Resource Extraction Disclosure Lands in the Regulatory Rollback Crosshairs?

Regulatory rollbacks became the “it” topic and came into full swing with Congress ramping up the process of rolling back multiple regulations, including a recent Securities and Exchange Commission requirement for oil, gas and mining companies to disclose payments that they make to foreign governments for access to extract natural resources.

House Majority Leader Kevin McCarthy brought specific attention to recent resource extraction disclosure requirements, stating, “The House will also take the ax to the Securities and Exchange Commission’s disclosure rule for resource extraction.”

It’s been a bumpy start for the SEC’s Resource Extraction Disclosure initiative. The Cardin-Lugar amendment became law in 2010 as Section 1504 of the Dodd-Frank Act. Originally adopted in 2012 alongside the conflict minerals rule, the Resource Extraction requirements faced almost immediate challenges and litigation, culminating with the U.S. District Court of Washington D.C. vacating the 2012 rules citing that the SEC had “misread” the Dodd-Frank mandate.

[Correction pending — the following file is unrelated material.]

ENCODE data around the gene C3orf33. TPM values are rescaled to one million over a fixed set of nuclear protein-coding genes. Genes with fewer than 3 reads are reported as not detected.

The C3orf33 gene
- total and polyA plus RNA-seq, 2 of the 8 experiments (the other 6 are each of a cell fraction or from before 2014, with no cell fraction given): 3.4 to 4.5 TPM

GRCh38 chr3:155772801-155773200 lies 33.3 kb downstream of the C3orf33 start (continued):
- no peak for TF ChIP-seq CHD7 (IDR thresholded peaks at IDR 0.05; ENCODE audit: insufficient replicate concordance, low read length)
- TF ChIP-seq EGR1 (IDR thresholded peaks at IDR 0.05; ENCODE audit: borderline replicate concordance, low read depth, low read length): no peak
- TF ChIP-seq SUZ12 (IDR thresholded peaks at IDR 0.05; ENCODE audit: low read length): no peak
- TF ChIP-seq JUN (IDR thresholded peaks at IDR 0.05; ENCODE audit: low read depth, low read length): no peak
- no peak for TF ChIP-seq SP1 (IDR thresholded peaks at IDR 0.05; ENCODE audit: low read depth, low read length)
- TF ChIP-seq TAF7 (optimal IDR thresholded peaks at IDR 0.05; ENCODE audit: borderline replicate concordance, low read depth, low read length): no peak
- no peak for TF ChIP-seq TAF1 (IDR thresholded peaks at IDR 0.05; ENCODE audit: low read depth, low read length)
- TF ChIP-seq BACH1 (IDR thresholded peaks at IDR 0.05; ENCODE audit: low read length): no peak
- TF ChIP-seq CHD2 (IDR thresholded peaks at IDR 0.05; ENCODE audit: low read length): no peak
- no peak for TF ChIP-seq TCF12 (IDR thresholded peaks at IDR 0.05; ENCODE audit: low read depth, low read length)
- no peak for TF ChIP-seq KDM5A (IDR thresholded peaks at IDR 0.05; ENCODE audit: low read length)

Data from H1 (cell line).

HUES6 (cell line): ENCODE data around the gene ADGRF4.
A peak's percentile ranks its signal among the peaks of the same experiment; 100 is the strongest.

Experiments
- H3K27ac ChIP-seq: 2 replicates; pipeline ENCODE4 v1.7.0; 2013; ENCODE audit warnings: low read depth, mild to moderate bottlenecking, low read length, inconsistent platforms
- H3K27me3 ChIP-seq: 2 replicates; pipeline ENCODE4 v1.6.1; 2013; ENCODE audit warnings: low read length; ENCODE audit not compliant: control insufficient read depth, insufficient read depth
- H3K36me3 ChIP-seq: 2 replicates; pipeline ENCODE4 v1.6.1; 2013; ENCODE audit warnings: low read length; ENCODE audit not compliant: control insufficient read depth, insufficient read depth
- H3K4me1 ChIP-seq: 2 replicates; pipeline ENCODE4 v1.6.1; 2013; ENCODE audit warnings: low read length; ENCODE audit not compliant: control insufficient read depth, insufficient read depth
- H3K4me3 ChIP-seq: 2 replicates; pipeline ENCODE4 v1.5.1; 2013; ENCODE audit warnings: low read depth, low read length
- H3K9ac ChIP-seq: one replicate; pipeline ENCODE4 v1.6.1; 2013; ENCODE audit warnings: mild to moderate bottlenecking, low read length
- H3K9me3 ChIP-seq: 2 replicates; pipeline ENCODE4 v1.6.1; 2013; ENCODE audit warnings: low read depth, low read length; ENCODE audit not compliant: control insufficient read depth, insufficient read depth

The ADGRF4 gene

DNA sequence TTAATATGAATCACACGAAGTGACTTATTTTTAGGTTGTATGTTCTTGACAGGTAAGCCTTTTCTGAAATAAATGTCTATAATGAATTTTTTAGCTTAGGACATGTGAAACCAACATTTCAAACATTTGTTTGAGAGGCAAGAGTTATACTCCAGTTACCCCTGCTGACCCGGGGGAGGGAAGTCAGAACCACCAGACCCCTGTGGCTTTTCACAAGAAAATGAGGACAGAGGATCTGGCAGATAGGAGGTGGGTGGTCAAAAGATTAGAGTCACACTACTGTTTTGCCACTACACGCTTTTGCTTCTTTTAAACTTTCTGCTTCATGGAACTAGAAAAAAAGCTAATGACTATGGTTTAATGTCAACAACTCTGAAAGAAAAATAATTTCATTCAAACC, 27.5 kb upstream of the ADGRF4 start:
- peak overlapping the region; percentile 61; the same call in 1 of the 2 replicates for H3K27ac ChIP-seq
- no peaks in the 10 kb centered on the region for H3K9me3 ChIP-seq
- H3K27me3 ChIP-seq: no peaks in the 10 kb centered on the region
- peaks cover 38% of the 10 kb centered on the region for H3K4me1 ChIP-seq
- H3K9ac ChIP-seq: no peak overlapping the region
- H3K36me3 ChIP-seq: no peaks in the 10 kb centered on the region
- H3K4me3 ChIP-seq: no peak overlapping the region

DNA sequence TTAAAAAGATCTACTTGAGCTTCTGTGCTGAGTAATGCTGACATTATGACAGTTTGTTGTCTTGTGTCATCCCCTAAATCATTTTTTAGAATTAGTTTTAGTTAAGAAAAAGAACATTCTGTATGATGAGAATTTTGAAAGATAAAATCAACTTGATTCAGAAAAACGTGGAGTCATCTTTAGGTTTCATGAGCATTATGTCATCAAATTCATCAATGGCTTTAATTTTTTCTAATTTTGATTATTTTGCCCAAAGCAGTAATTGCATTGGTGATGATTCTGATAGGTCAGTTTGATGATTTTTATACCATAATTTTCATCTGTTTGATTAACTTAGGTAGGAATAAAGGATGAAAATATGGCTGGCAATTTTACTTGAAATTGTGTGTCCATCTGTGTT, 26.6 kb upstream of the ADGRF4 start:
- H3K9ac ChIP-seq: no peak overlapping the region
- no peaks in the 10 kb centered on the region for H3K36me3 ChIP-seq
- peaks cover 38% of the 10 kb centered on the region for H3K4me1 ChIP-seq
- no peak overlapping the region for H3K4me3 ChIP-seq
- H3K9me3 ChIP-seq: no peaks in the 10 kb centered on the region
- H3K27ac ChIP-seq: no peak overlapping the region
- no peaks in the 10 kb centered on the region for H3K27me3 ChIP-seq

The SEC relaunched the rule making process resulting in the June 27, 2016 final rule 13q-1 stipulating that all “resource extraction issuers” publicly report on all payments to foreign governments equal to or exceeding $100,000 annually, and made “to further the commercial development of oil, natural gas or minerals.”

Impacted issuers were to make their first annual filings pursuant to rule 13q-1 no later than 150 days from their first fiscal year end on or after September 30, 2018 on designated Form SD.

To date, there have been no examples of issuers making this type of disclosure on Form SD. However, issuers have covered off on the topic in recent Management Discussion and Analysis disclosure in both the 10-Q and 10-K, gently touching on the possibility of the disclosure topic.

With Resource Extraction Disclosure specifically being called out as part of the regulation rollback drumbeat, will we actually see this type of reporting, or will we be taking a last look at one of the first rules felled by deregulation? If so, this could herald a move towards less transparency for oil and gas companies in an area of reporting already in play and overseen by regulators in Canada and Europe. Will the future of Resource Extraction Disclosure also bring current Conflict Minerals reporting into question?

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